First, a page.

Col de Sarenne is the beautiful and remote Col a few kilometres beyond Alpe d’Huez. It’s a great climb / loop with Alpe d’Huez – see here.
My goal for this ride was to reach Col de Sarenne another way, via the little known Col de Cluy, above Auris ski station. I started at the foot of Alpe d’Huez and climbed the first five of the famous twenty-one hairpins. At the sixth (signed as hairpin #16), I turned off on a great little cliff road signed to Auris. This is a longer, far quieter, and far more scenic way to Auris than starting along the main road down below.
Note, in the link above, I also used this cliff road as a great long cut on the more traditional route to Col de Sarenne. Highly recommended.
After a few kilometres, this road turns up to Auris ski station. I got a little lost here searching for Col de Marone, but finally ended up following the correct – unfortunately gravel – road to Marone. From here, with a mountain bike, it is certainly possible to continue on a different route to Col de Cluy. But I turned around with my road bike.
Someone had told me that the route to Col de Cluy was paved. They were misinformed. In fact, it is a good quality gravel path. But I had come a long way, so I decided to risk it on skinny tires. It’s a very scenic little road. You can see more of it below me in photo just to the right.
Over the top is also gravel. Bah. I proceeded very gingerly down and soon saw the paved road between Col de Sarenne and Alpe d’Huez. I briefly visited Sarenne via the paved road. It is a great descent over the top of Sarenne. But I had other plans.
Heading to Alpe d’Huez there are clear views of Col de Cluy:
Alpe d’Huez was enjoying another very busy day of cycling tourists. As usual though, the majority had mistakenly thought the official finish line is the big line painted across the street by the Trek store as the route enters town. But the actual finish is a kilometre further and decently signed. I passed it – there was barely a cyclist there – and I headed higher.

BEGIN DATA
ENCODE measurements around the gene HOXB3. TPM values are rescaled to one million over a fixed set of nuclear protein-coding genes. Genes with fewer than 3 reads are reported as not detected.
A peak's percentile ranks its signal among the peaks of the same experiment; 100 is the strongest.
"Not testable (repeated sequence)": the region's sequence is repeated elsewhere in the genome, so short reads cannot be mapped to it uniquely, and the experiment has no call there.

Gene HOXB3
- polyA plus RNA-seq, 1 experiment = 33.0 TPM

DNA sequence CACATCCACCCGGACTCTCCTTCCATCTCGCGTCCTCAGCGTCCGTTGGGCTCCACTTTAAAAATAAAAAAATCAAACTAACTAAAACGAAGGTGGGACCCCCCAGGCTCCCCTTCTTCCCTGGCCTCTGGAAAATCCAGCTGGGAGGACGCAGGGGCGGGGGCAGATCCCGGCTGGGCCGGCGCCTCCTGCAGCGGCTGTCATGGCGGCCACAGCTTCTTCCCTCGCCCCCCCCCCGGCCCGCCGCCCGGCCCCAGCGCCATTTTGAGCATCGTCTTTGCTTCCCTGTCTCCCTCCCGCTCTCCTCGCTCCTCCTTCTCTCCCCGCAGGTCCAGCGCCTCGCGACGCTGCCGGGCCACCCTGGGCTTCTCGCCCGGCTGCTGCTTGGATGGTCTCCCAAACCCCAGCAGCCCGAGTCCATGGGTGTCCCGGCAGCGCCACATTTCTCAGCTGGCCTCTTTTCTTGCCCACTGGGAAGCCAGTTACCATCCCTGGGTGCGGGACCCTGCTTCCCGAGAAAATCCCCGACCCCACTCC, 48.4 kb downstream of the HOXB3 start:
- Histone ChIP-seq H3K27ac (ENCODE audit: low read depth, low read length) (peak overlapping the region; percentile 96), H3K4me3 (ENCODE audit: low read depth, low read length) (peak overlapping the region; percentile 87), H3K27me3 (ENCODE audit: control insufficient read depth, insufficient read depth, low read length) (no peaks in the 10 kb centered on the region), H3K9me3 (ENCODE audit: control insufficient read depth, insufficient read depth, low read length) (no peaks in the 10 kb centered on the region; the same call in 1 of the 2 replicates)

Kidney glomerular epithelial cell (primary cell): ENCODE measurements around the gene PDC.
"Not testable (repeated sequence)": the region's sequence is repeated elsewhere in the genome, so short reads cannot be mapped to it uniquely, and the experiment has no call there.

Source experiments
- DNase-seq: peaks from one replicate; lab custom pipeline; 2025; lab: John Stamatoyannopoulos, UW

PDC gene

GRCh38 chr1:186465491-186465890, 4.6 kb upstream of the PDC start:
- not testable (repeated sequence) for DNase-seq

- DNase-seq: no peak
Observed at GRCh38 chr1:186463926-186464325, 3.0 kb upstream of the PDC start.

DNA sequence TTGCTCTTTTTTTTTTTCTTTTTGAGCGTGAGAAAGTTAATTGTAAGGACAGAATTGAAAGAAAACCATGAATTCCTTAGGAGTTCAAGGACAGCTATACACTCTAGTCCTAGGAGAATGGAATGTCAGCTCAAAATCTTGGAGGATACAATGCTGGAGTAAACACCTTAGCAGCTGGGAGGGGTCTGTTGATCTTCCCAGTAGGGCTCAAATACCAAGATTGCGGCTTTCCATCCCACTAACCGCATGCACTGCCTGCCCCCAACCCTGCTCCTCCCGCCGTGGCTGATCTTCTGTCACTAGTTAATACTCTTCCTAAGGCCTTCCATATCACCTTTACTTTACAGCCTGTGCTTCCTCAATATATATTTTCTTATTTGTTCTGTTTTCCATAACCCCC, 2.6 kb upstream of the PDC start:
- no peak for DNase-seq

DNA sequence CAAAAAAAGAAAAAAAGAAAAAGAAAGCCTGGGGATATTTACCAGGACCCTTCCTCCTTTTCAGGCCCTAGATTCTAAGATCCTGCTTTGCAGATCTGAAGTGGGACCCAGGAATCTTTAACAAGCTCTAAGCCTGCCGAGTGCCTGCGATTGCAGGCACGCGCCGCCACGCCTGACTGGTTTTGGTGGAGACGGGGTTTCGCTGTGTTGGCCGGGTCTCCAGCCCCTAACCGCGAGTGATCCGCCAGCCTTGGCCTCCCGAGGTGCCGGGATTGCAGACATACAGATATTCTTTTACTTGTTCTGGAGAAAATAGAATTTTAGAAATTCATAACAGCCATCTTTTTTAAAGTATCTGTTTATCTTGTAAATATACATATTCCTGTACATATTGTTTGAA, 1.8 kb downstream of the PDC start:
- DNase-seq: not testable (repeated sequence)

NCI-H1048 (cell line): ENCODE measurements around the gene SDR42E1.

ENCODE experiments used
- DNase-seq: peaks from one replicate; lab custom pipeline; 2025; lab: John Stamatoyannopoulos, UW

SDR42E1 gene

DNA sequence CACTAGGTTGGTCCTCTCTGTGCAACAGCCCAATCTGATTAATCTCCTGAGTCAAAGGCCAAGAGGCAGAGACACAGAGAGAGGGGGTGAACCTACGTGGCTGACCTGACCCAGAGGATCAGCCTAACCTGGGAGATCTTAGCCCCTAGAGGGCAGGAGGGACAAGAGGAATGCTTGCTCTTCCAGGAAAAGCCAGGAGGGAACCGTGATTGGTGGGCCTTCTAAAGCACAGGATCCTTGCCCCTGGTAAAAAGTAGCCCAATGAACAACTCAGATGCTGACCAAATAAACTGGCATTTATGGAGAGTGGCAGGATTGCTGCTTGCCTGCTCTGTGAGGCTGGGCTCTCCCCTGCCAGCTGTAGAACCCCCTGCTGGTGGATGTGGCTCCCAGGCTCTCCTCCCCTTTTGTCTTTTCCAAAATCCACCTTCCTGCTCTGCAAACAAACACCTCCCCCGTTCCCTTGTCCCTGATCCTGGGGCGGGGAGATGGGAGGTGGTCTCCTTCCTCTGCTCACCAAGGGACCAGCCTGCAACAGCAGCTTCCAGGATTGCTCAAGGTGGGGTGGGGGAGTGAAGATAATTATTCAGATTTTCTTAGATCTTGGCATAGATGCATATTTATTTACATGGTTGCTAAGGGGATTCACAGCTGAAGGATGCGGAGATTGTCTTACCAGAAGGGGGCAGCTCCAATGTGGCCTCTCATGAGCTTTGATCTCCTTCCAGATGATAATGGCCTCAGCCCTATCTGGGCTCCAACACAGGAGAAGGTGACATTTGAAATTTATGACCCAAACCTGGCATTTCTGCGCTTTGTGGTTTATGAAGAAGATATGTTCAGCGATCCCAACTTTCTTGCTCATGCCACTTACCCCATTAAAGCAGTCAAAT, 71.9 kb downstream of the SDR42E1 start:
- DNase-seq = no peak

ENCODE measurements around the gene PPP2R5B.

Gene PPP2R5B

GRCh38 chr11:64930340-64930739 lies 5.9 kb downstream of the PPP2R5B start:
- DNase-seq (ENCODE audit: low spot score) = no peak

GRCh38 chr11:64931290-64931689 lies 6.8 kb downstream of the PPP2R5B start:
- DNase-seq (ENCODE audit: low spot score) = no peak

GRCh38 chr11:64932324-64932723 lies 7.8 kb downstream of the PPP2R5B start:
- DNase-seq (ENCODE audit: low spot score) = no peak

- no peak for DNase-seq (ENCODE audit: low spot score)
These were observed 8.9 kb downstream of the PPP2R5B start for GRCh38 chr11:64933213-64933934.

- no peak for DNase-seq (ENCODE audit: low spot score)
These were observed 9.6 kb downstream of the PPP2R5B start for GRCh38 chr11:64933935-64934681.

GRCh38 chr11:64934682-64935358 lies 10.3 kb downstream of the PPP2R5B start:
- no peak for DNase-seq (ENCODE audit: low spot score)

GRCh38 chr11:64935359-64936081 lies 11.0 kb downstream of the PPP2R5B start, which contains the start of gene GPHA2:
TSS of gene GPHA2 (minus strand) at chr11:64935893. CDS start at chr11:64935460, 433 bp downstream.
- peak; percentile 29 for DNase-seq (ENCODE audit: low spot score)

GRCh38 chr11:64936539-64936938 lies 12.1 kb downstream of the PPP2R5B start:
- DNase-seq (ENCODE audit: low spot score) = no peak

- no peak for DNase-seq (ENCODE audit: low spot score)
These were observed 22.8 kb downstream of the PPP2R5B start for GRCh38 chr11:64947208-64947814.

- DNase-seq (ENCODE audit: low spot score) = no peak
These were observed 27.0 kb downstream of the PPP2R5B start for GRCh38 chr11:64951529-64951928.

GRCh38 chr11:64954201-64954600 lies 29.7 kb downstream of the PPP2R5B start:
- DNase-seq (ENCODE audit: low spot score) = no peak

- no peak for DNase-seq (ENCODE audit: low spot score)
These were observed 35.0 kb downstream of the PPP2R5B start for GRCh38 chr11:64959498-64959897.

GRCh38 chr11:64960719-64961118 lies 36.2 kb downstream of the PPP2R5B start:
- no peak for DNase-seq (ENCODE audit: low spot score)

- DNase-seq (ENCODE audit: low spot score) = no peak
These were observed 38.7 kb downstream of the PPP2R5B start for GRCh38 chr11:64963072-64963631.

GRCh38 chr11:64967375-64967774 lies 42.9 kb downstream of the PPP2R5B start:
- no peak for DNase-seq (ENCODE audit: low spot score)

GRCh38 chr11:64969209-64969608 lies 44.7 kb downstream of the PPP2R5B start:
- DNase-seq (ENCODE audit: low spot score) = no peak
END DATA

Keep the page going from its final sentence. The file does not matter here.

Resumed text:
One can cycle 4 kilometres on paved roads above Alpe d’Huez – and it is worth doing. It’s a little more than 2 kilomteres up to Col du Poutran. Then a couple more to the end of the road and some beautiful little lakes.
I am always slightly amazed that so many cyclo-tourists fly all the way to France with Alpe d’Huez as their primary goal yet, fail to visit the true finish line, and worse, fail to explore higher.
Quiet / No Traffic
I’ve cycled the Cluy in the other direction, in winter on snow. Probably a better surface than gravel.
in winter? great stuff.
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Hi Will, can the gravel surface be traversed by a road bike on skinny tyres? Going to Le Bourg in a couple of weeks and im finalising some routes!
When I did Cluy it was with a road bike and the unpaved surface was not too bad (and not tooooo long). BUT, it’s impossible to predict how an unpaved road has aged over the last few years. Might be rougher just after winter.
Sorry, tough to give any guarantees. Enjoy your trip.
Can I just say what a great website this is. I’ve just done the Col De Cluy and Sarenne. Without your information it would not have been possible. Many Thanks.
One thing that has become apparent after a week in this area if that all the ‘piste maps’ cater for downhill mountain bikers. Have you considered producing your own map of gravel roads? I’d think there would be some appetite for it.
Well done, I have fond memories of this ride
I saw your post a few years ago and rode up to Lac Besson – a great recommendation.
Have you ridden the stretch on from there, over the top to Vaujany? I’m planning routes for this summer and am wondering if Alpe d’Huez to the Col du Sabot is ok on an cyclocross bike.
It’s on my list. I think it’s quite rough, but not certain. Probably depends how fussy you are. Should be great though.
It’s the 800m apparently at 25% just before you reach the road that worries me most, in either direction!
Hi Will, still hoping you are back in action soon. I did find the alpe d’Huez finish line this time thanks to you and slapped a Maui Cycling sticker on the post. Then I headed over to the Col de Sarenne which was a bit gravelly in the turns from fresh road work. As it was getting late , sprinkling, and a little snakey (asp viper on the road) I just took the amazing fast descent all the way down to Bourg. Now I see I could have thrown in the Auris cliff road so I will have to return!